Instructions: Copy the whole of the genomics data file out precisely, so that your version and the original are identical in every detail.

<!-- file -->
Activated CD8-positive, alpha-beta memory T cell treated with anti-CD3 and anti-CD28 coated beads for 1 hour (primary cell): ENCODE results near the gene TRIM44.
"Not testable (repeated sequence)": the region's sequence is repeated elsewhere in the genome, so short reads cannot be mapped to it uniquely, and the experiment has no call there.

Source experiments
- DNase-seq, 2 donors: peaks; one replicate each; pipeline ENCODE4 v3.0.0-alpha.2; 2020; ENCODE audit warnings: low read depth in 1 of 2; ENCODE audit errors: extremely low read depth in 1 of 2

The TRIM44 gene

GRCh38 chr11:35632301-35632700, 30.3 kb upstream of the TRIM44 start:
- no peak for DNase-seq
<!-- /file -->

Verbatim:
Activated CD8-positive, alpha-beta memory T cell treated with anti-CD3 and anti-CD28 coated beads for 1 hour (primary cell): ENCODE results near the gene TRIM44.
"Not testable (repeated sequence)": the region's sequence is repeated elsewhere in the genome, so short reads cannot be mapped to it uniquely, and the experiment has no call there.

Source experiments
- DNase-seq, 2 donors: peaks; one replicate each; pipeline ENCODE4 v3.0.0-alpha.2; 2020; ENCODE audit warnings: low read depth in 1 of 2; ENCODE audit errors: extremely low read depth in 1 of 2

The TRIM44 gene

GRCh38 chr11:35632301-35632700, 30.3 kb upstream of the TRIM44 start:
- no peak for DNase-seq